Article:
The other mega shift occurring right now in our space is around the demand for remote work and how the work in the IC supports that expectation. This is really something that’s part of a bigger conversation across our industry, but only compounded by the COVID remote work increase and by the fact that non-IC technical talent is simply used to it- especially large tech talent that may be outside of the MD corridor. To me however, even if the pace of change with remote work is slow, culture and support is what makes all the difference with our staff.

Can you share a story of how you saw BTS’ people-focused approach in action?

Yes, we had a time when we had 2 candidates looking to join. However, they each had some specific requests and challenges on how to make joining BTS work based on their current situations. We were able to quickly get with Dan Cummings (close chain of command), get the questions answered, and come to a decision that worked for everyone. That lean process benefited the candidate, kept the firm on track, and… both people joined our team just recently.

There is also the great example of BTS’ support for the globally dispersed workforce (and their families) during the early 2020 COVID crisis. BTS staff members were stranded in locations all over with little ability to travel to their destinations and with very uneven information. BTS stepped up its communication, engagement, and support for everyone, provided continuing health coverage, continued salary, and support for the separated families for many weeks until each case was resolved.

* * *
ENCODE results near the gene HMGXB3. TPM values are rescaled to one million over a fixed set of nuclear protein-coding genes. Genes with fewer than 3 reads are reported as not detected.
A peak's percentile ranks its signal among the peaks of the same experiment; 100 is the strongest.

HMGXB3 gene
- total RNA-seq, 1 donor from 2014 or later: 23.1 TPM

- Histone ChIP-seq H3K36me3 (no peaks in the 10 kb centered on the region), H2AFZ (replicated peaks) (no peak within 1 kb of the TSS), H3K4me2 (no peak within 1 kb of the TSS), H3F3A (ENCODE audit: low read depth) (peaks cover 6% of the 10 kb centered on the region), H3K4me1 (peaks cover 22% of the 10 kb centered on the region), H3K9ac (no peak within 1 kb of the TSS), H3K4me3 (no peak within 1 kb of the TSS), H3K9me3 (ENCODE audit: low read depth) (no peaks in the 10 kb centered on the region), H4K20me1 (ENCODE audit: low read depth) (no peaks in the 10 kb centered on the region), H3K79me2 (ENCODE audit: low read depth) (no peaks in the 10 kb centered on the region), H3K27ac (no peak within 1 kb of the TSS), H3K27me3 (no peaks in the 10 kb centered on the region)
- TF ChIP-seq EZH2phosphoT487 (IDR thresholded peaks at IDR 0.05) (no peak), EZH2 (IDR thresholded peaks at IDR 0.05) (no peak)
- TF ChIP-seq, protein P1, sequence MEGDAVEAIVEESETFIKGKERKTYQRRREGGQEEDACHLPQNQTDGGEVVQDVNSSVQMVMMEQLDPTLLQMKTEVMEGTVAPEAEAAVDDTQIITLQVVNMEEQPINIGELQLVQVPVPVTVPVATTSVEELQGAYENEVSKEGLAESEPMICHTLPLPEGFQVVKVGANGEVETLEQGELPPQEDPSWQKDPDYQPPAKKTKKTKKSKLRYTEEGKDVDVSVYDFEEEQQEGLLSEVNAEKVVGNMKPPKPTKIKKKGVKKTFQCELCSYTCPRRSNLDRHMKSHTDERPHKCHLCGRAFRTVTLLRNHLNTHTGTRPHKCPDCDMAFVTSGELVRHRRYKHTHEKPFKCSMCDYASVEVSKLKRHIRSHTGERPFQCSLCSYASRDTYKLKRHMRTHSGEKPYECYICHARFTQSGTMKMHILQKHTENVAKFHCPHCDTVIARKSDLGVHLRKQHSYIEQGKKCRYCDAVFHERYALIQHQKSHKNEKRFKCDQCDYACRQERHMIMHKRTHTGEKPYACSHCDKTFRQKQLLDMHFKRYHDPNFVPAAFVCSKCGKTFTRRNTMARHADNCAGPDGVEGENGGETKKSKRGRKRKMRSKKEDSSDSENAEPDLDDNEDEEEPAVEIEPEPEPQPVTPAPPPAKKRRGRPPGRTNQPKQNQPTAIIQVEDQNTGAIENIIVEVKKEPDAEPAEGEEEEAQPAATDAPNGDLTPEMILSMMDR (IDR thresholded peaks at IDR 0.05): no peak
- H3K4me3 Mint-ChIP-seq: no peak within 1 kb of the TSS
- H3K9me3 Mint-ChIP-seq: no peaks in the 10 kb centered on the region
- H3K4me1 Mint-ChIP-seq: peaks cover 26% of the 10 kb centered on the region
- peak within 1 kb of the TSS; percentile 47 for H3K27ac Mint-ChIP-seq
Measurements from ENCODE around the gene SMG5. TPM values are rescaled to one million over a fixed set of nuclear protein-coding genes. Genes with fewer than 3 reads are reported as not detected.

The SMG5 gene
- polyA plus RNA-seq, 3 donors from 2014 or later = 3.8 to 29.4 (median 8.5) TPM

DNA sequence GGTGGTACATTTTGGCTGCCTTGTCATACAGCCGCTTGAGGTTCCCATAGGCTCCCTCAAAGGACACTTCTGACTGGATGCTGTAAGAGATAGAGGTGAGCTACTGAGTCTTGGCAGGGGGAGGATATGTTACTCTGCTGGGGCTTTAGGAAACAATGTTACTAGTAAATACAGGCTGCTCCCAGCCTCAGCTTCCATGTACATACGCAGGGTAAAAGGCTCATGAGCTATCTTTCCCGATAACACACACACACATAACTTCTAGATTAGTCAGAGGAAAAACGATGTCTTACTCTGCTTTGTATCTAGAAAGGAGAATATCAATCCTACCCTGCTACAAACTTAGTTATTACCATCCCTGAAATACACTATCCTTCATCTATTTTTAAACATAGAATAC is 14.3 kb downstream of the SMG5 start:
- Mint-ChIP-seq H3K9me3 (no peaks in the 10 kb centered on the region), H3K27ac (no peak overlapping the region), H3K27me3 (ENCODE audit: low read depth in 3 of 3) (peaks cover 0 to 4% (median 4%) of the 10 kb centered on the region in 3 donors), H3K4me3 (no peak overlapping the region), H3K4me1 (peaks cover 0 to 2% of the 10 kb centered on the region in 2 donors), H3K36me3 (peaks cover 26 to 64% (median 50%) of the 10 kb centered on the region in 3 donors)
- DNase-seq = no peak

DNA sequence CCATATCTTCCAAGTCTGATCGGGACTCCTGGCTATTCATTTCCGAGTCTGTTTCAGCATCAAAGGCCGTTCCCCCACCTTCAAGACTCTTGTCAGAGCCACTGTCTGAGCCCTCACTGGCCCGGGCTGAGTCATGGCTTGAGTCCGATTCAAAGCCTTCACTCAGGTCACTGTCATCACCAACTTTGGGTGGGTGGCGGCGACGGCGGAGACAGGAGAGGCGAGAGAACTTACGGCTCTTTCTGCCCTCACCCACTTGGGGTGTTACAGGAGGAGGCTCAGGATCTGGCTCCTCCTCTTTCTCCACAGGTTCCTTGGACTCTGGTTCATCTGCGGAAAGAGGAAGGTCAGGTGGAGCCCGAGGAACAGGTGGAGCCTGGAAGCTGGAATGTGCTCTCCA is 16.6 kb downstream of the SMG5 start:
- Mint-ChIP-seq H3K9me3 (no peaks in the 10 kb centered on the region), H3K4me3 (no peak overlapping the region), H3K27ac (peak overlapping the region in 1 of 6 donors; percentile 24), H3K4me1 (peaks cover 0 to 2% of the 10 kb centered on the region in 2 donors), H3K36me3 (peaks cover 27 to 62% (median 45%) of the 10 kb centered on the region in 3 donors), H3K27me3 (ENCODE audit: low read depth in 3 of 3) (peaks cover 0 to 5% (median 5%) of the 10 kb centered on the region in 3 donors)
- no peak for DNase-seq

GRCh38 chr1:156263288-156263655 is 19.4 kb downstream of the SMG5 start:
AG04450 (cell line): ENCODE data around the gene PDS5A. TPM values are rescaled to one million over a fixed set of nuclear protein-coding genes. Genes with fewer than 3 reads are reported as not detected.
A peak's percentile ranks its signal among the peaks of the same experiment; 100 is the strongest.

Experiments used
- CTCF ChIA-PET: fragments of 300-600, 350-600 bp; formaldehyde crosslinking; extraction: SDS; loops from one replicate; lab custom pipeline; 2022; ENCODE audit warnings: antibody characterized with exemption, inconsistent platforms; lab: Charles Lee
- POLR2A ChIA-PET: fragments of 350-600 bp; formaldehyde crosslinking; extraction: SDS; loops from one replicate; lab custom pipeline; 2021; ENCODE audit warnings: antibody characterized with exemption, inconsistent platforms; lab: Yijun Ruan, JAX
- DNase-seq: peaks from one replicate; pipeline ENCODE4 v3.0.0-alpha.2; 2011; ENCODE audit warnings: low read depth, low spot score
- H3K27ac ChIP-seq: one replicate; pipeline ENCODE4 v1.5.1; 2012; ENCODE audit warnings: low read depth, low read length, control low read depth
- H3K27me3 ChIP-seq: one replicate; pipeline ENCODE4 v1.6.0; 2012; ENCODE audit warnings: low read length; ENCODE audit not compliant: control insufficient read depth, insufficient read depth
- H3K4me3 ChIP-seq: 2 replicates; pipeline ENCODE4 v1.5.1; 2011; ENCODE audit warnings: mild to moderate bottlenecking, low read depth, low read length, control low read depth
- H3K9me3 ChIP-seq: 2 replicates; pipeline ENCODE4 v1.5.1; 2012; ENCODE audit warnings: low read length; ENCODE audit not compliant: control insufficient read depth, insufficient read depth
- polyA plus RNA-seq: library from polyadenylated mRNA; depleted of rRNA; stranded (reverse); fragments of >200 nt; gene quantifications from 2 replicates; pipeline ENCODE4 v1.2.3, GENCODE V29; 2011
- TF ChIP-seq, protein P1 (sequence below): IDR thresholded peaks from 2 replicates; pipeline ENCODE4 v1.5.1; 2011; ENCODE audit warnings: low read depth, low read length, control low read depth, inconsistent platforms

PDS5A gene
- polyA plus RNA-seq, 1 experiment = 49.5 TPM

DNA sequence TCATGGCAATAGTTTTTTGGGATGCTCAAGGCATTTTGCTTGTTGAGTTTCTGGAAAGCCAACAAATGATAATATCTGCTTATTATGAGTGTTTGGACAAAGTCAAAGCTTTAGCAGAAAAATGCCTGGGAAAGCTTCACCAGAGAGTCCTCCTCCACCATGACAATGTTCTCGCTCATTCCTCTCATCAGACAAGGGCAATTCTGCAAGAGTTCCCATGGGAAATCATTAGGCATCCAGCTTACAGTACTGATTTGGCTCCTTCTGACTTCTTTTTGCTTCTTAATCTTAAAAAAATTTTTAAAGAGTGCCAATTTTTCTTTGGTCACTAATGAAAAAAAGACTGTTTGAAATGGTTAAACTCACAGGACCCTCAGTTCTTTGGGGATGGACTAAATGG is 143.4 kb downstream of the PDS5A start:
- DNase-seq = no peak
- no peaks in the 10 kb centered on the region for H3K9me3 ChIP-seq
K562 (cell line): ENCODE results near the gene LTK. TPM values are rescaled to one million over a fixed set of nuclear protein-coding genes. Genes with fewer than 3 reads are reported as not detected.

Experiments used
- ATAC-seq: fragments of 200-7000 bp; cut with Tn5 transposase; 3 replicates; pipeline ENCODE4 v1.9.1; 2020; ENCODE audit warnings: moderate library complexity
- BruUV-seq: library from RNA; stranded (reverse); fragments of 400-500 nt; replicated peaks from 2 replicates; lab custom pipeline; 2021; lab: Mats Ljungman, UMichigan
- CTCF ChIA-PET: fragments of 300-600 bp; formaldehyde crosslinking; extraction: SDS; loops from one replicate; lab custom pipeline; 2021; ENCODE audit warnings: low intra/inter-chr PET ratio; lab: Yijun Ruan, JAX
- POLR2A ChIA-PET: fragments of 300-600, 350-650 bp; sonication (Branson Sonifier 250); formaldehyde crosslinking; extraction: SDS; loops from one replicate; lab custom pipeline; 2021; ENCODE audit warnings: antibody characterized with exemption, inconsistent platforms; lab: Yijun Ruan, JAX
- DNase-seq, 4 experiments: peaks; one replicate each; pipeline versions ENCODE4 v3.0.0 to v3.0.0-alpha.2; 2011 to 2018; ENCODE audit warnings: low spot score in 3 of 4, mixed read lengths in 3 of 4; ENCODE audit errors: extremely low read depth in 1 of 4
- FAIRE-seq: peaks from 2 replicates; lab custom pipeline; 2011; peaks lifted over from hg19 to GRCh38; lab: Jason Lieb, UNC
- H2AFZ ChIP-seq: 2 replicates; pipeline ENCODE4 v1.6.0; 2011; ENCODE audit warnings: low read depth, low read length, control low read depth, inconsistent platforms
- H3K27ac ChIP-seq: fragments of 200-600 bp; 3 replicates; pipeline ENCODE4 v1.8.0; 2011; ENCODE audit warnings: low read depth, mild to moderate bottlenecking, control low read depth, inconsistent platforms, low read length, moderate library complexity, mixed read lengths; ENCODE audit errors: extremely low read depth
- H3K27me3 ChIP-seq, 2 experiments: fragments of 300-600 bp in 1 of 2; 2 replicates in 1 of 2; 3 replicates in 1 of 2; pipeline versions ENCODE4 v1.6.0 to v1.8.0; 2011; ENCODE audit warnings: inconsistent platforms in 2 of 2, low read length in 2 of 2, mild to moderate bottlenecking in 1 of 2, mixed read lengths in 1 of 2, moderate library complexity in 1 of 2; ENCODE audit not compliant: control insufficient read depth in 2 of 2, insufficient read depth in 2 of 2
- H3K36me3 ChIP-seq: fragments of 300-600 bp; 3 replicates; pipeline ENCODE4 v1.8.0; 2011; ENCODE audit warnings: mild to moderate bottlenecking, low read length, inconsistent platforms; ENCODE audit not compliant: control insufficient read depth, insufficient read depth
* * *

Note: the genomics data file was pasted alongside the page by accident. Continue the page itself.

You’ve mentioned that David is very involved in the day-to-day.

Absolutely, especially throughout the recruiting cycle. He meets with the candidates, talks to them about culture, shares insight about our opportunities. It’s very hands-on and I know that he has traveled to send off our downrange folks before they deployed as well.

How would you describe BTS approach in a few words or phrases?

Small. Focused. Agile. Strong chain of command. Fast decisions.

What is something people surprised to find out about you?

That I have run 6 or 7 marathons. Also, that we have 5 grandkids (with another on the way).

What’s your top go-to location to escape?

The beach. It’s an escape for us but also for our extended family to just come and get away (pic below).

You’re a Maryland native so, is it morally wrong to not like crabs if you’re from here?

Well, for me I’m a 50/50 split between the social part and the culinary part of eating crabs. So, I’m in the crab-positive category for sure. I do have a nephew though that won’t touch them!

If you couldn’t do what you’re doing now, what else would you want to try?

I think I’d enjoy being a teacher. I’d probably focus on elementary school before the kids got too much knowledge (and maybe attitude). I’d want to alleviate their fears of math for example- I see that as very satisfying, helping with country’s STEM challenges.